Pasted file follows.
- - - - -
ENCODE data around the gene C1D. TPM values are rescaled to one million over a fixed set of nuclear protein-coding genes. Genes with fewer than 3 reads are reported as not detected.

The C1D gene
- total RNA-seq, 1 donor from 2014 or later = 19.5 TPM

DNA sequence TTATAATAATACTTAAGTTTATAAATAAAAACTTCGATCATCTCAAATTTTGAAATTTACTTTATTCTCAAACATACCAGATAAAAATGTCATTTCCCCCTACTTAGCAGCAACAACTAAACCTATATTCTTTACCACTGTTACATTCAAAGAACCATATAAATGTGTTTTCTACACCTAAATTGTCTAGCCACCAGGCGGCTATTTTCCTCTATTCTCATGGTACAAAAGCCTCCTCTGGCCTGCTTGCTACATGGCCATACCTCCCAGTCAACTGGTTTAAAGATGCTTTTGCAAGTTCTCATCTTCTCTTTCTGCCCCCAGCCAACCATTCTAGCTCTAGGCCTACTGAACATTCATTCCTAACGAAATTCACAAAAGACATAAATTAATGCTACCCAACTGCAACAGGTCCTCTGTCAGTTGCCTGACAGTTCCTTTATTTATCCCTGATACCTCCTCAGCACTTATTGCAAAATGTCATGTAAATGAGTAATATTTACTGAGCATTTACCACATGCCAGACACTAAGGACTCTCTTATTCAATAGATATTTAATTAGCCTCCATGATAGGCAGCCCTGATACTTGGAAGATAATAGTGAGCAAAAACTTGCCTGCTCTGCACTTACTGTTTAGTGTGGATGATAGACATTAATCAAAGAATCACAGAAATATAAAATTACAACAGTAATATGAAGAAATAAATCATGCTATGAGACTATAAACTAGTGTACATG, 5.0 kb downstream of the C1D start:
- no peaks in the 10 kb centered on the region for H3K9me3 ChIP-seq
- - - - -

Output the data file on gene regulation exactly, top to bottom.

ENCODE data around the gene C1D. TPM values are rescaled to one million over a fixed set of nuclear protein-coding genes. Genes with fewer than 3 reads are reported as not detected.

The C1D gene
- total RNA-seq, 1 donor from 2014 or later = 19.5 TPM

DNA sequence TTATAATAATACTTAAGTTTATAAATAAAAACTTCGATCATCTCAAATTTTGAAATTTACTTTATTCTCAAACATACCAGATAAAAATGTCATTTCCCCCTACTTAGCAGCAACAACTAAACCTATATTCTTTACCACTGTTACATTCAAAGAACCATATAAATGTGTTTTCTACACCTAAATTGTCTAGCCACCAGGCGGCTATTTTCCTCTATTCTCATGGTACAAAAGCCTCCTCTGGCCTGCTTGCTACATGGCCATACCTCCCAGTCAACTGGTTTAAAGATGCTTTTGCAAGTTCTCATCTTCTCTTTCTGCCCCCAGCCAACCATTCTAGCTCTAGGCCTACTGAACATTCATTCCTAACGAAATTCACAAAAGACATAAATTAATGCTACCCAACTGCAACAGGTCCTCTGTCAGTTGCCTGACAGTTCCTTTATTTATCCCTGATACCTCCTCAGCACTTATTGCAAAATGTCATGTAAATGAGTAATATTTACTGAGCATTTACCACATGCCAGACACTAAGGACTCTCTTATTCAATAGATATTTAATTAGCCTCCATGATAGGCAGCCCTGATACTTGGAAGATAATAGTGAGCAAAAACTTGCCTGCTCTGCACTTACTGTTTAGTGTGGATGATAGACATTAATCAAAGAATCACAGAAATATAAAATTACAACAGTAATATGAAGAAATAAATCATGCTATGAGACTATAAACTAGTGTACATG, 5.0 kb downstream of the C1D start:
- no peaks in the 10 kb centered on the region for H3K9me3 ChIP-seq